Adtech 2017: The year mobile ad reporting grows up

In an interview at Fortune‘s Most Powerful Women International Summit in London, July 2016, Nicola Mendelsohn, VP for Facebook in Europe, the Middle East, and Africa, predicted that in five years, the social network would probably be “all video.”

Why? Demand. Seventy-eight percent of people watch videos online every week, 500 million Facebook users watch Facebook videos every day, and daily views have increased from 1 billion to 8 billion in 12 months. And video consumption is only likely to grow. In fact, Ogilvy’s annual Digital Trends Report predicts 2017 will be the year of ‘video first’.

While video is undoubtedly on a meteoric rise, there is a problem with efficacy, or rather proof of it. Facebook announced earlier this year that it had overestimated its ‘average time viewed’ video metrics by between 60-80%, which is why you’d be forgiven for reading those stats above with some cynicism.

With ad fraud out of control, more reporting flaws emerging and 70% of media and marketing executives dissatisfied with the state of online advertising, 2017 is the year that video ad reporting has to grow up.

The question is, how?

The problem with statistics

Video advertising now is in a similar position as content marketing was five or six years ago.  Simply producing the content leads to an upswing in traffic, views and organic reach, thanks to the ranking weighting that Google and Facebook (who will share 71% of all online ad revenue in the UK by 2020) puts on it. The problem video now faces is one that content marketers had to face up to very quickly: the question of efficacy. Are people engaged? And how do we know?

Award-winning columnist and marketing professor, Mark Ritson, highlights reports following Buzzfeed and Twitter’s joint live US Presidential Twitter broadcast. The stream attracted rave reviews from the media for its ability to attract millennials to political coverage, and for its reported 6.8 million total viewers:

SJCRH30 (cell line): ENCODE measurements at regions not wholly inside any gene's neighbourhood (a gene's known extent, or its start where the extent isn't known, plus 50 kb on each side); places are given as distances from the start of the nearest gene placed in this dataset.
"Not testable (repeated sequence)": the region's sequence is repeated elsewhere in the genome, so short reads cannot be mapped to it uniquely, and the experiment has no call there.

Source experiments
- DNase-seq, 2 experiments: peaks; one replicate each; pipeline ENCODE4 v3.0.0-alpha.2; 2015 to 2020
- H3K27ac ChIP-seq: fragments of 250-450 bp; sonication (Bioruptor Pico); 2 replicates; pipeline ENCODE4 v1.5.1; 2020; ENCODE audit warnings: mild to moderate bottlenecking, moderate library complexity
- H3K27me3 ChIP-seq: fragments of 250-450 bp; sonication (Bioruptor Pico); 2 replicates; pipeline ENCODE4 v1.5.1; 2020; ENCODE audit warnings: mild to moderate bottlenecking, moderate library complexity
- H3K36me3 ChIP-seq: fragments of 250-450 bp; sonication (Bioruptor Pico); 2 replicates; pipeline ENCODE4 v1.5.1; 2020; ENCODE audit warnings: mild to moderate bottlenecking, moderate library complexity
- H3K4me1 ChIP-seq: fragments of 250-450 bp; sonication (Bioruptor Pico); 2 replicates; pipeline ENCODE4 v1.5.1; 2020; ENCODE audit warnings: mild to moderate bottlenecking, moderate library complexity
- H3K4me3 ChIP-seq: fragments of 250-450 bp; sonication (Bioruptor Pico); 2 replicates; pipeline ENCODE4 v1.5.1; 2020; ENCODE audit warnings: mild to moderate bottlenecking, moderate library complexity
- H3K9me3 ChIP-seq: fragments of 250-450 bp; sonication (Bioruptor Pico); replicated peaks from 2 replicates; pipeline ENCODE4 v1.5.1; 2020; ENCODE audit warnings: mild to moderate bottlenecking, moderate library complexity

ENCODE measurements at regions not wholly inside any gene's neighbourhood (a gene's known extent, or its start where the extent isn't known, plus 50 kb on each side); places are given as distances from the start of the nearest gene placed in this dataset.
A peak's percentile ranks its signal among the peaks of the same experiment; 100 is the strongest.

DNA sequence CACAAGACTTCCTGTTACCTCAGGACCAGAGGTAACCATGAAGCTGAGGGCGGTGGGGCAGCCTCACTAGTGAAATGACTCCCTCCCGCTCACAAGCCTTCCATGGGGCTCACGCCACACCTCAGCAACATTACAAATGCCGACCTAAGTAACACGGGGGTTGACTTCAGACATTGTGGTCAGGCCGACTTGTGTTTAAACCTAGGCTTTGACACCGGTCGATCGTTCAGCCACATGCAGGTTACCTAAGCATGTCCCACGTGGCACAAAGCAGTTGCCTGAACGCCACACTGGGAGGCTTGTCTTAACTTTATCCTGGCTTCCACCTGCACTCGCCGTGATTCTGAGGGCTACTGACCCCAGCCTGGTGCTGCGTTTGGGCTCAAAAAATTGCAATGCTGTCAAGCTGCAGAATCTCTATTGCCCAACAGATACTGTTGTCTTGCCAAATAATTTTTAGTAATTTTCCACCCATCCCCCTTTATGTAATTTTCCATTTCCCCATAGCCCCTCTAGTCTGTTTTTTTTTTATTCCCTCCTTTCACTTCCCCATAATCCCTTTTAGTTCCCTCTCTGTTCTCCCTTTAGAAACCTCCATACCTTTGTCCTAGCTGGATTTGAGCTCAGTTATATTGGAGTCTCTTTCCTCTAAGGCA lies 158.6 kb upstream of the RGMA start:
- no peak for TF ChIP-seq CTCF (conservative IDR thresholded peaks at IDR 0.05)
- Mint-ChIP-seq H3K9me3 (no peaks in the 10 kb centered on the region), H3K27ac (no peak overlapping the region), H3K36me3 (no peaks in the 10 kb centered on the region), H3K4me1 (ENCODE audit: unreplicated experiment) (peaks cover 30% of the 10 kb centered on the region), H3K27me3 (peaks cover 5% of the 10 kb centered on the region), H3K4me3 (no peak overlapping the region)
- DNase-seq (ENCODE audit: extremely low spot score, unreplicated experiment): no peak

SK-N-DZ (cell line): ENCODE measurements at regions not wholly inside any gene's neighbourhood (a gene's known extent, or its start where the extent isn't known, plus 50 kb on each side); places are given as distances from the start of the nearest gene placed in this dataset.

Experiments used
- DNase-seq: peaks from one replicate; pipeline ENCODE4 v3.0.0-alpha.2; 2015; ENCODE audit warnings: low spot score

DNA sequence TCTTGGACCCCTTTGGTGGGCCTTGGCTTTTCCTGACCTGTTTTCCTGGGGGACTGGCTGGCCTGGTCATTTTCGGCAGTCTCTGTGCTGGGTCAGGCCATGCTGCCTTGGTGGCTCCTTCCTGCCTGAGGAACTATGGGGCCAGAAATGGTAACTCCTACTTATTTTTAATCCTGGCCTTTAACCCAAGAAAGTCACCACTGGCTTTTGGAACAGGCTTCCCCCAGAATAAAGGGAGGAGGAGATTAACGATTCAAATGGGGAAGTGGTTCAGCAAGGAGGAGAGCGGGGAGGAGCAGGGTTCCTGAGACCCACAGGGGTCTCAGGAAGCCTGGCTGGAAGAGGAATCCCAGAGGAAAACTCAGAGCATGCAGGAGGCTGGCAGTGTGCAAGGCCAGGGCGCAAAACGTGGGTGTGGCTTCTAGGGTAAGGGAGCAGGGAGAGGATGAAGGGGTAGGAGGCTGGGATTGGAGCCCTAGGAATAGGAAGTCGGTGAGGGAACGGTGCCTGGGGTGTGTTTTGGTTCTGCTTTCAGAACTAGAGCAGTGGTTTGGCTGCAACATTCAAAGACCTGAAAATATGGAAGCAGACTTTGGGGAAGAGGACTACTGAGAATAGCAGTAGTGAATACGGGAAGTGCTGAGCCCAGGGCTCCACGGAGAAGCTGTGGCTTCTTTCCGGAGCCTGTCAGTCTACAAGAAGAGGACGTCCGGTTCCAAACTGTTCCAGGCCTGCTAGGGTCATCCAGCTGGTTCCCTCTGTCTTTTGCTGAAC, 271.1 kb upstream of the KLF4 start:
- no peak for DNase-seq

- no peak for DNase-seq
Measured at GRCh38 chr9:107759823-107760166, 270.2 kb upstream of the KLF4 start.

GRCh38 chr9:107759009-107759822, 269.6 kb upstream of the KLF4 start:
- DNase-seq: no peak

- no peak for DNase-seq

“At first sight 6.8 million viewers certainly appears an impressive result,” Ritson explains. “But as usual with digital video it’s only impressive if you use ridiculously self-serving horseshit metrics.”

There’s something of the ‘smoke and mirrors’ to video ad reporting - figures designed to look impressive but on deeper analysis don’t hold much water. With the biggest of industry hitters like Procter and Gamble discontinuing its ‘precision targeted’ Facebook advertising, the ad tech industry has to respond. And the answer is not to hide behind vanity metrics like views and impressions. The answer is rigorous reporting. A couple of examples.


The trouble with Buzzfeed and Twitter’s claim to an audience of 6.8 million was that it was skewed. As Ritson goes on to explain: “All we can infer from the 6.8 million is that at some point last Tuesday night for at least three very brief, probably partial, and likely soundless seconds these people chanced upon the coverage on Twitter. When we turn this into a proper measure of viewers, i.e. an average audience per minute, the 6.8 million becomes 165,000.”